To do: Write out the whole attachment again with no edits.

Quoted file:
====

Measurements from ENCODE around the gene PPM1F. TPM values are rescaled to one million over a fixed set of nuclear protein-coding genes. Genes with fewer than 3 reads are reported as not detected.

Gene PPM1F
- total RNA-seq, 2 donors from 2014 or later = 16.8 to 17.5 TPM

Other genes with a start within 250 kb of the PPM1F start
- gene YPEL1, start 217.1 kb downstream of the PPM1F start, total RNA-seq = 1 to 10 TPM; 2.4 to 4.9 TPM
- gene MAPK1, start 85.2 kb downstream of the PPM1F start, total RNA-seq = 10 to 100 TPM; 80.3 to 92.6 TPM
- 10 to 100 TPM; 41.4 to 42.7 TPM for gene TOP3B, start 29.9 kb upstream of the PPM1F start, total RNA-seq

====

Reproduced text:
Measurements from ENCODE around the gene PPM1F. TPM values are rescaled to one million over a fixed set of nuclear protein-coding genes. Genes with fewer than 3 reads are reported as not detected.

Gene PPM1F
- total RNA-seq, 2 donors from 2014 or later = 16.8 to 17.5 TPM

Other genes with a start within 250 kb of the PPM1F start
- gene YPEL1, start 217.1 kb downstream of the PPM1F start, total RNA-seq = 1 to 10 TPM; 2.4 to 4.9 TPM
- gene MAPK1, start 85.2 kb downstream of the PPM1F start, total RNA-seq = 10 to 100 TPM; 80.3 to 92.6 TPM
- 10 to 100 TPM; 41.4 to 42.7 TPM for gene TOP3B, start 29.9 kb upstream of the PPM1F start, total RNA-seq